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Archive for October 13th, 2013

Stanley Kauffmann (1916-2013)

by Sam Juliano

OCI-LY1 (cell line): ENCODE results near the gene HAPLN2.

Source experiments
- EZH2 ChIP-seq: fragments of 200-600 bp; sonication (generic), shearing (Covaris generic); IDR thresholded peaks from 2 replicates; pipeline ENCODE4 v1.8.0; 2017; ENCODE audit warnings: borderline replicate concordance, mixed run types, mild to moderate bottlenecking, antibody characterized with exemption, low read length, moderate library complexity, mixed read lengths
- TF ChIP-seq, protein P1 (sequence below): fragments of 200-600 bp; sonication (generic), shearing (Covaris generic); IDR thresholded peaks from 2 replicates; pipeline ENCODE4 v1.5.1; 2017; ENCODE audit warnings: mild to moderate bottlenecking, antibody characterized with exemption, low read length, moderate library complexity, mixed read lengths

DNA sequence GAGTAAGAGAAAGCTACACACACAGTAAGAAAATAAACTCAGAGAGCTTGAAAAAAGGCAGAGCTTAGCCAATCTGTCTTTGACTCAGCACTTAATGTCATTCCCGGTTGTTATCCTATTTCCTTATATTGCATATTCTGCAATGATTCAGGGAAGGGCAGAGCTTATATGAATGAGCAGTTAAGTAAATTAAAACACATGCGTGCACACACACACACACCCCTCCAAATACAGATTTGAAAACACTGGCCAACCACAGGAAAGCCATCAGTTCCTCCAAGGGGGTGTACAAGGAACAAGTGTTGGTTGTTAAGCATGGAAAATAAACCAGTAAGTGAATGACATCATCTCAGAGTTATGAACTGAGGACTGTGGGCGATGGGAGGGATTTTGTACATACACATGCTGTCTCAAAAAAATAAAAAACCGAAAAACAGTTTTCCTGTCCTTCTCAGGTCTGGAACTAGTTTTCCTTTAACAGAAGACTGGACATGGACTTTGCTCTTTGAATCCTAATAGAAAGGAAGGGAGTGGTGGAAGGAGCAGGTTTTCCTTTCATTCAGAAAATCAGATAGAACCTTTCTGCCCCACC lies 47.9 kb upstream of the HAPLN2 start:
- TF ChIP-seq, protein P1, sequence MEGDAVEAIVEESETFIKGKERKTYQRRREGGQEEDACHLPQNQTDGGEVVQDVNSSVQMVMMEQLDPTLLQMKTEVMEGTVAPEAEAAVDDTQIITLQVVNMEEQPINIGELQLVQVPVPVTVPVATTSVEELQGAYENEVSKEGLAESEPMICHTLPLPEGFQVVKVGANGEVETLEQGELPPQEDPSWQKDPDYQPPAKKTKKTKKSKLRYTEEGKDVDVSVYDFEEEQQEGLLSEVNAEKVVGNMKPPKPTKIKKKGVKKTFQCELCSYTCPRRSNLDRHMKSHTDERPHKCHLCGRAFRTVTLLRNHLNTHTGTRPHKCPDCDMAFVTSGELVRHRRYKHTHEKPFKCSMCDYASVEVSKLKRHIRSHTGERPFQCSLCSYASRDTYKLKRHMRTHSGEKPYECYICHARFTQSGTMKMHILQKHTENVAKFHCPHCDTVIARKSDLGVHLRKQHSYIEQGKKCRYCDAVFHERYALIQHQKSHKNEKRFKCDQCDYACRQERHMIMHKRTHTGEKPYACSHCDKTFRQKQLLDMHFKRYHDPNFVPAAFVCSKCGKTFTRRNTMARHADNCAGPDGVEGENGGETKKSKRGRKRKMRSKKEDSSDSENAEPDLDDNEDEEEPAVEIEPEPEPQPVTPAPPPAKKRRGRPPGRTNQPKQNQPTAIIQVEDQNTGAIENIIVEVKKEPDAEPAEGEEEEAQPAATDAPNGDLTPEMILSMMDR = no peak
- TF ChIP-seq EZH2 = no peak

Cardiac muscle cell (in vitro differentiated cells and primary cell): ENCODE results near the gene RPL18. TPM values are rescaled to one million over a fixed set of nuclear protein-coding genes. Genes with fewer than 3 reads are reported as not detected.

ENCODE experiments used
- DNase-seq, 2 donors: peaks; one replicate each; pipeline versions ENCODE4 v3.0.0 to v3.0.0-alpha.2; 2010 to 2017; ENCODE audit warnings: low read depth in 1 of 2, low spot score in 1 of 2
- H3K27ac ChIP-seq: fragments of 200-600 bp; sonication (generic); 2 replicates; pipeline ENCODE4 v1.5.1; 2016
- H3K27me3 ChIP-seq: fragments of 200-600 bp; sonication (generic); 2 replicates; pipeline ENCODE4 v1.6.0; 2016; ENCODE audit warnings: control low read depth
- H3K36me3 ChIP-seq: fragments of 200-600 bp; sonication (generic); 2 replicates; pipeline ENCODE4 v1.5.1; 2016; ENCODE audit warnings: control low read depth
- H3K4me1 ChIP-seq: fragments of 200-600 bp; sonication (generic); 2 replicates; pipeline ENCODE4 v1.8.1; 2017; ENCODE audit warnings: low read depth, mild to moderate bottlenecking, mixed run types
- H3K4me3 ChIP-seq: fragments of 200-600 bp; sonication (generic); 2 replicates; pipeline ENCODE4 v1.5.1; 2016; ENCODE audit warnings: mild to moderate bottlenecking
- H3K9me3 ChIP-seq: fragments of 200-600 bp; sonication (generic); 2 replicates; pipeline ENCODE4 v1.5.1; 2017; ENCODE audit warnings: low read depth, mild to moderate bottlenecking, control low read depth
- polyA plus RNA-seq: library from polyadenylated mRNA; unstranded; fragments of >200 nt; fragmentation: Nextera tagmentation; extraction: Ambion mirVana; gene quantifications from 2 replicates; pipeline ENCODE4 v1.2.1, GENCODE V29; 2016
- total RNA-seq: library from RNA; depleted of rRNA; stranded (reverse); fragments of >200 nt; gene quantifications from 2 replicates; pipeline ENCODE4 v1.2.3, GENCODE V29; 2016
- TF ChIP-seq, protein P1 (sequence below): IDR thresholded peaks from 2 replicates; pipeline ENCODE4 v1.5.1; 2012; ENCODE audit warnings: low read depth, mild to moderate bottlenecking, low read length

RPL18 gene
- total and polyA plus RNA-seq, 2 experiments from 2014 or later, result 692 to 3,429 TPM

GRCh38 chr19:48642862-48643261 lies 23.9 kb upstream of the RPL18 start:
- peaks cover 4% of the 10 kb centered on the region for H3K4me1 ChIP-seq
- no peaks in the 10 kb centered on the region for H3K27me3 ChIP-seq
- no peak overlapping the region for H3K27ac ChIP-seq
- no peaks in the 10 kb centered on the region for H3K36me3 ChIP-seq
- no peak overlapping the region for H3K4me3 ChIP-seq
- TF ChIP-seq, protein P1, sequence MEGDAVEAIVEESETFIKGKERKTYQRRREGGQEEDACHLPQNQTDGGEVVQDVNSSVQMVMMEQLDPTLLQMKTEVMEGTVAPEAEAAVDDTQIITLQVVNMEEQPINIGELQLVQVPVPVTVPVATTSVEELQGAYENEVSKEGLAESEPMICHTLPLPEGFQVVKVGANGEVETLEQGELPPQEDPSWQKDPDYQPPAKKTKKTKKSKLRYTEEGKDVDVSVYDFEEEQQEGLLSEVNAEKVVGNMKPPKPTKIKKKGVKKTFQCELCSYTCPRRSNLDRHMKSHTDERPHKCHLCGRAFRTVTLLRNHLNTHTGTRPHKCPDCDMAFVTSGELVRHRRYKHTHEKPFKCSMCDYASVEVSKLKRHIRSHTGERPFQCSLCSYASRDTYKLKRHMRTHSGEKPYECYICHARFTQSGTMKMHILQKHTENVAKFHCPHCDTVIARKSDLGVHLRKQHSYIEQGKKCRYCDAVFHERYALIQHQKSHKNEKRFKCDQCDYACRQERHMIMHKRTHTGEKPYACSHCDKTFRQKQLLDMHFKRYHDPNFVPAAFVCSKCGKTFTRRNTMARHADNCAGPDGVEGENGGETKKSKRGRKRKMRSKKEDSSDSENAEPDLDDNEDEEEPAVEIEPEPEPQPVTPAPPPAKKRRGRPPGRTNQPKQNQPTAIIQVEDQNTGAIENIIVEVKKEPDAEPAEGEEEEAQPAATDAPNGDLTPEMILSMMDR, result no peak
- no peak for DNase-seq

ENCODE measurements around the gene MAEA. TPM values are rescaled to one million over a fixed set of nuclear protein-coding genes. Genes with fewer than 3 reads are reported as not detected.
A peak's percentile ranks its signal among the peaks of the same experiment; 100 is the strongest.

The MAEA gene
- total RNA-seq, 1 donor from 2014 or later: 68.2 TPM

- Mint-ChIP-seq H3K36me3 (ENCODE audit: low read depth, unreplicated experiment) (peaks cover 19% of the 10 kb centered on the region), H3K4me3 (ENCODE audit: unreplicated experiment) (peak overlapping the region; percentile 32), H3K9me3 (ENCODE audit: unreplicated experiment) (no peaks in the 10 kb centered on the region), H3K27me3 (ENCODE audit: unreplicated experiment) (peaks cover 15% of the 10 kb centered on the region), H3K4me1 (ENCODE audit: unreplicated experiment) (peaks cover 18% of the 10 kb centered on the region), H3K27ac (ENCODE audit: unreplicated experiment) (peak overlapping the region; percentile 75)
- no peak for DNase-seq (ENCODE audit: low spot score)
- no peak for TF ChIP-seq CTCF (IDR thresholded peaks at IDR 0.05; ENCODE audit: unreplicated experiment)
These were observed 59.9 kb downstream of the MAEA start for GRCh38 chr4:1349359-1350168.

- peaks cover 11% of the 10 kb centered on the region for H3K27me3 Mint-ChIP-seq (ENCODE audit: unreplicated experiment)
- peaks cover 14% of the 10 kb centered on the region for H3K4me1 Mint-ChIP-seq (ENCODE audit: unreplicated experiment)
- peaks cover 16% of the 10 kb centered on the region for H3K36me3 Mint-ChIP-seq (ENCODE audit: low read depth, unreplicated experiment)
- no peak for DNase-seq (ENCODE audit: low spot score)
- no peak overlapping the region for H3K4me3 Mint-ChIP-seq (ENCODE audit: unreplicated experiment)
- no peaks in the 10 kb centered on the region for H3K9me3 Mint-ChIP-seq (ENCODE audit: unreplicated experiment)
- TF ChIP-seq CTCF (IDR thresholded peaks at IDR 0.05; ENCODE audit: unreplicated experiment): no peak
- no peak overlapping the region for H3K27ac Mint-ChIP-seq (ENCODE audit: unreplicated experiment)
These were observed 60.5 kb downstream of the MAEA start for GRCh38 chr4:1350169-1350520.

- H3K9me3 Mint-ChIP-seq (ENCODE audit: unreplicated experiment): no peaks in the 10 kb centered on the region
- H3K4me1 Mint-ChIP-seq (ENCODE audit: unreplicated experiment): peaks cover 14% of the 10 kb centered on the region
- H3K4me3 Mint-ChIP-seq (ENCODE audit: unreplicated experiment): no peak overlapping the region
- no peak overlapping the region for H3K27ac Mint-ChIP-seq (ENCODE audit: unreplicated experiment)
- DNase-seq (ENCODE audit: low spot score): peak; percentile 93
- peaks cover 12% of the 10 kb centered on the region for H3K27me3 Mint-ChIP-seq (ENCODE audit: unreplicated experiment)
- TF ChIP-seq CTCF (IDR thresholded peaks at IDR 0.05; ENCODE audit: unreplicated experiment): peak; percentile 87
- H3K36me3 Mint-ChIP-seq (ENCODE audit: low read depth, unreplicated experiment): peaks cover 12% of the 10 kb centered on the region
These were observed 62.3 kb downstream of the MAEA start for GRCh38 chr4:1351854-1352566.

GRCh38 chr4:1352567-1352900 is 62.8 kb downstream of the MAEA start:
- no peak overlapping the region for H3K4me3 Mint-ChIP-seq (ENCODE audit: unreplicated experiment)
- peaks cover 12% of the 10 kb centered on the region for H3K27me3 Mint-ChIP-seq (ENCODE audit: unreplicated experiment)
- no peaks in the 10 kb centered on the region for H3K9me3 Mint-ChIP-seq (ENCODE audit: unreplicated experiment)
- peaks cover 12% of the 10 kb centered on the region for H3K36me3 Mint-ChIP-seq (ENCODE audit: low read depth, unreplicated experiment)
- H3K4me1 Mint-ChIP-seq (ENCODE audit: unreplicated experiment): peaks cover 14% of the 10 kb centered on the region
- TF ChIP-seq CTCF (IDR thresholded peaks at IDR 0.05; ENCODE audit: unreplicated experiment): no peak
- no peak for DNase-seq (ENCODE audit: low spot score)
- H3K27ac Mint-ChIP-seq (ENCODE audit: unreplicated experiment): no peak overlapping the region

I first came upon the film criticism of Stanley Kauffmann as an impressionable first year student at Bergen Community College in the spring of 1973.  At the time I spent hours at the institution’s library, where I first began to pore through periodical racks that housed back issues of The New Republic, an oasis of scholarship that focused on politics and the arts.  At a time when my Introduction to the Cinema course offered up such in class diamonds like Resnais’s Nuit et Bruilliard, Bunuel’s Simon of the Desert and Albert Lamorisee’s The Red Balloon, I began to discover (with the fruitful complicity of the main text, Lee R. Bobker’s Elements of Film, an essential work for the budding and seasoned cinephile) the works of Bergman, Fellini, Antonioni, Bresson, Losey and other art house luminaries for the very first time.  This period of exploration and revelation invariably led to the research of the writers of the time who provided the intellectual analysis of the works that as young men and women we desired to unravel what we then saw as some of the myriad themes and philosophical thrust of cinema’s inner recesses.  Along with a lifelong friend, Tony Lucibello -a same age fellow movie buff who remains to this day a very close social comrade and one who attended school with me from kindergarten, we talked about Kauffmann’s criticism and began to compare notes and make copies from the back issues of The New Republic of “The Kauf’s” film criticism.  Years later I presented my case to Dennis Polifroni, Jason Giampietro, Peter Danish and others, and the opinion of the “Kauf” was always brought to the table.   To say that we weren’t influenced by this brilliant man of letters -a man who published novels and nearly a dozen works of collected criticism, and began his career as an actor, and taught film for many years at Columbia University- would be a fabrication, though both of us could readily recall numerous instances where we parted company with his summary judgment.  In those early days Kauffmann rivaled Simon and Kael as the most difficult to please, and we were repeatedly frustrated by his dicing of films we liked quite a bit.  While Kauffmann will always be remembered for his ultra-rare dismissal of The Godfather and it’s celebrated sequel,  he raised more than a few eyebrows with his almost savage takedowns of Ken Russell’s The Devils, Robert Altman’s McCabe and Mrs. Miller and Bernardo Bertolucci’s The Conformist among others.  He also had little use for Woody Allen’s 70’s and 80’s films and trashed John Boorman’s Deliverance, asserting “The beauty of nature shots are trite, the drama is clumsy and the editing clanks.”  Perhaps most shockingly he referred to the Coen brothers as “those arty nuisances.” (more…)

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